Plato - Theaetetus - On sensations
Type of Spiritual Experience
A description of the experience
Theaetetus - Plato
He [Protagoras ] was a very wise man, and we should try to understand him.
In order to illustrate his meaning let me suppose that there is the same wind blowing in our faces, and one of us may be hot and the other cold.
How is this?
Protagoras will reply that the wind is hot to him who is cold, cold to him who is hot. And "is" means "appears," and when you say "appears to him," that means "he feels." Thus feeling, appearance, perception, coincide with being. I suspect, however, that this was only a "facon de parler," by which he imposed on the common herd like you and me; he told "the truth" (in allusion to the title of his book, which was called "The Truth") in secret to his disciples.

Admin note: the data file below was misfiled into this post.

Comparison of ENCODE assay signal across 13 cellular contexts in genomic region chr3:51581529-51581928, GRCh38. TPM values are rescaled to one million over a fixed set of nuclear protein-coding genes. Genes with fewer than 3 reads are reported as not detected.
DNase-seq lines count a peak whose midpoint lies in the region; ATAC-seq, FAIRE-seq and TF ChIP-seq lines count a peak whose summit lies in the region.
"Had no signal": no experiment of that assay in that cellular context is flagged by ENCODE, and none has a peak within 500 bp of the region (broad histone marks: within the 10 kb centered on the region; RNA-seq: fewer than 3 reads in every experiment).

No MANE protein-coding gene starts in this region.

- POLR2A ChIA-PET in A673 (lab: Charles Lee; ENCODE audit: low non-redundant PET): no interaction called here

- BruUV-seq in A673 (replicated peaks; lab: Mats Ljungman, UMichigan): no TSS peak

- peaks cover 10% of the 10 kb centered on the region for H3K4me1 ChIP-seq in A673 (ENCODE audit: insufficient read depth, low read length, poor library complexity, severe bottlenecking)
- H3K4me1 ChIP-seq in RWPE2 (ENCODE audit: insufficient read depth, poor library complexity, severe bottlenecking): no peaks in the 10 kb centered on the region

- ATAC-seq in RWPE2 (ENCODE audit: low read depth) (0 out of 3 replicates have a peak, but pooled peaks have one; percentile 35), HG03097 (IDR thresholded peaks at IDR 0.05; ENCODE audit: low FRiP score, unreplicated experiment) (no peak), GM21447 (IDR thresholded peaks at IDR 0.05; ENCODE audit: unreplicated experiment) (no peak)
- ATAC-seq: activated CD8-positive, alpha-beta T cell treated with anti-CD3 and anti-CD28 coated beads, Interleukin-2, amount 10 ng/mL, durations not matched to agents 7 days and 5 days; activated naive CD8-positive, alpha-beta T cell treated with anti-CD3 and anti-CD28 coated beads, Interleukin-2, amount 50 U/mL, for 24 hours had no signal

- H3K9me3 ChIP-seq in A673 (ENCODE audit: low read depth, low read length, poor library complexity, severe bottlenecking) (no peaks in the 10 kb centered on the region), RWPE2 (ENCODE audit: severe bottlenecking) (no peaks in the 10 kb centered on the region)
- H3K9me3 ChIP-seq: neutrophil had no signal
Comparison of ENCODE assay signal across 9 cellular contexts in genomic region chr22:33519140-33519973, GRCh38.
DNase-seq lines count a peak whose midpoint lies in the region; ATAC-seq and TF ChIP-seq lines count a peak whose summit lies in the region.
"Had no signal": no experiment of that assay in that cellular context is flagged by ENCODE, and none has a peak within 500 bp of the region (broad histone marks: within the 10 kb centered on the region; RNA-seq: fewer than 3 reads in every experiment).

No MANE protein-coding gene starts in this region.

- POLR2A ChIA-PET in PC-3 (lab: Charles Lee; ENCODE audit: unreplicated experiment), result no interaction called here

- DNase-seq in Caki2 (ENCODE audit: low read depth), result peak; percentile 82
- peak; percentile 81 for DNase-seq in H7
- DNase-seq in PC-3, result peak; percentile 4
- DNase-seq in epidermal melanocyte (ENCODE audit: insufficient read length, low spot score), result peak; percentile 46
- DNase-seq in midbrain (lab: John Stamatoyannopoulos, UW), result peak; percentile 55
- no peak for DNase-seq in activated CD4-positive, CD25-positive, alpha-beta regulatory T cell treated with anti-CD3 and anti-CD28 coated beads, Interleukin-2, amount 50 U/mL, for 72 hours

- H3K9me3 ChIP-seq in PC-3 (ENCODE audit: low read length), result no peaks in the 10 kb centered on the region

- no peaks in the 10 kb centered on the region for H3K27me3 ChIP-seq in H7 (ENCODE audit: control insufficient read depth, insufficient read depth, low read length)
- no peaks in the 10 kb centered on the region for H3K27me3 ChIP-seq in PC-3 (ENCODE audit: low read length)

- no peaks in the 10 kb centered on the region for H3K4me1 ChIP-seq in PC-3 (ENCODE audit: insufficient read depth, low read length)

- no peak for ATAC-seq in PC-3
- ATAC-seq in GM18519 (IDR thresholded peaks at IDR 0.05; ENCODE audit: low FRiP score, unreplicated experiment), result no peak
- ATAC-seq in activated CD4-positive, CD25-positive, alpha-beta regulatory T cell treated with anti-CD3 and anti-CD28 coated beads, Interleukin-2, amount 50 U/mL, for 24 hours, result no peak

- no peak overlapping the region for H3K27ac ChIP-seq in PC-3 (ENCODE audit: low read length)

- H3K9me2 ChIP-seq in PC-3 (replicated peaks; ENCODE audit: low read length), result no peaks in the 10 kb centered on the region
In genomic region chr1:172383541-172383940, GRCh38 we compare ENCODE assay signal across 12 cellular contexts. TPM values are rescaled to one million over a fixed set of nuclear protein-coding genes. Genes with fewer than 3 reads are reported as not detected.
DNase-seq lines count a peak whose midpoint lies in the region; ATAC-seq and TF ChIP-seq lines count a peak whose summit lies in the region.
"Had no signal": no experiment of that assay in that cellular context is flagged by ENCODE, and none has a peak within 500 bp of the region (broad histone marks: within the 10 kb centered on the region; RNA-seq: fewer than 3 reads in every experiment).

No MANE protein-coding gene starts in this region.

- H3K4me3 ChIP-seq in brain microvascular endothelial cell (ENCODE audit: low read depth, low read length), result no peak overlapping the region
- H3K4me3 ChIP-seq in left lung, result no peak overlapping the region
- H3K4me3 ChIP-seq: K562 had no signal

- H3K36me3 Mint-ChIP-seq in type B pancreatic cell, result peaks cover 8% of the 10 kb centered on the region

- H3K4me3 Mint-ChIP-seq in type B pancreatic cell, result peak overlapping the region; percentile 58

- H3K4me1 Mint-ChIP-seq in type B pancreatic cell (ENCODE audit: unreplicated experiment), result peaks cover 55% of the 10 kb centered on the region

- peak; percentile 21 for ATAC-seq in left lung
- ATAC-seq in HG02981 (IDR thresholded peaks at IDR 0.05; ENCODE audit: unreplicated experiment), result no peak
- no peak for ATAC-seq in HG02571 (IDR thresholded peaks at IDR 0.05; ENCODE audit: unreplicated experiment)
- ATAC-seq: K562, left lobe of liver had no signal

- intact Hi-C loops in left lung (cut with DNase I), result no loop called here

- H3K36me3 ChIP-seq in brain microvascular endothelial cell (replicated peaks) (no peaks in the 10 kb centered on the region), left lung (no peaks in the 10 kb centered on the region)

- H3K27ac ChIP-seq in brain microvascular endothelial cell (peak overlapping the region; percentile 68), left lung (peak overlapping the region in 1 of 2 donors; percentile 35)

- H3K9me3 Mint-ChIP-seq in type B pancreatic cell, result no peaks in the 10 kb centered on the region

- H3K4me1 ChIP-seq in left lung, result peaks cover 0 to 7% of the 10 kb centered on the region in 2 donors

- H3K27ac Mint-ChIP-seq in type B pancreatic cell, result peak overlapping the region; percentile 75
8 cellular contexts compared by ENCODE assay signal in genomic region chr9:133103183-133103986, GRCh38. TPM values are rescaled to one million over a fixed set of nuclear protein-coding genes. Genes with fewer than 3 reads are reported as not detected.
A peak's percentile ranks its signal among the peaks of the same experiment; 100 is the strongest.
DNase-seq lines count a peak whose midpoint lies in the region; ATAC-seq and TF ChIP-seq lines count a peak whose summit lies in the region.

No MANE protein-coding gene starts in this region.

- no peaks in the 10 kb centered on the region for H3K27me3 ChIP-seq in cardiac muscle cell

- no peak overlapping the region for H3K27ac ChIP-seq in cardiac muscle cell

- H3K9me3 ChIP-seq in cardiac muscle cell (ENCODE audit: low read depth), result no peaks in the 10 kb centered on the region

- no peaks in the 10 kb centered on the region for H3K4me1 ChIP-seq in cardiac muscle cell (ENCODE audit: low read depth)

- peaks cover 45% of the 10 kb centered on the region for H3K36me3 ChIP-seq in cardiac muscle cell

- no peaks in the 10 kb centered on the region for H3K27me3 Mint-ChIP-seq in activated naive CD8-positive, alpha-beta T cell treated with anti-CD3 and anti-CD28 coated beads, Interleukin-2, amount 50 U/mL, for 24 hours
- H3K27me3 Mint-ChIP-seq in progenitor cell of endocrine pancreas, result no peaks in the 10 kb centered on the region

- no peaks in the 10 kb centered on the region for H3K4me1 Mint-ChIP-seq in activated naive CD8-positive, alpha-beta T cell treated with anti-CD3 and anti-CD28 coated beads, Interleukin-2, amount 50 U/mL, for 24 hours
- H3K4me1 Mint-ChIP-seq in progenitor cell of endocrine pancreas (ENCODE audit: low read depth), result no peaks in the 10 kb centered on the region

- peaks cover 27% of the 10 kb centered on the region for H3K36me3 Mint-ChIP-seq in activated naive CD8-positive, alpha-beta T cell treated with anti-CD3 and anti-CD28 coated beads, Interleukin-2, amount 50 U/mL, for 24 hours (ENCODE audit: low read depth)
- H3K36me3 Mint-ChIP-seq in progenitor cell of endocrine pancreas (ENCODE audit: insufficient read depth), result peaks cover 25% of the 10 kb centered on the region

For he was really a votary of that famous philosophy in which all things are said to be relative; nothing is great or small, or heavy or light, or one, but all is in motion and mixture and transition and flux and generation, not "being," as we ignorantly affirm, but "becoming." This has been the doctrine, not of Protagoras only, but of all philosophers, with the single exception of Parmenides.
Empedocles, Heracleitus, and others, and all the poets, with Epicharmus, the king of Comedy, and Homer, the king of Tragedy, at their head, have said the same; the latter has these words--
"Ocean, whence the gods sprang, and mother Tethys."
And many arguments are used to show, that motion is the source of life, and rest of death: ….. and living creatures owe their origin to a similar cause; and if the ‘Sun’ ceased to move, chaos would come again."
The source of the experiencePlato
Concepts, symbols and science items
Five senses system
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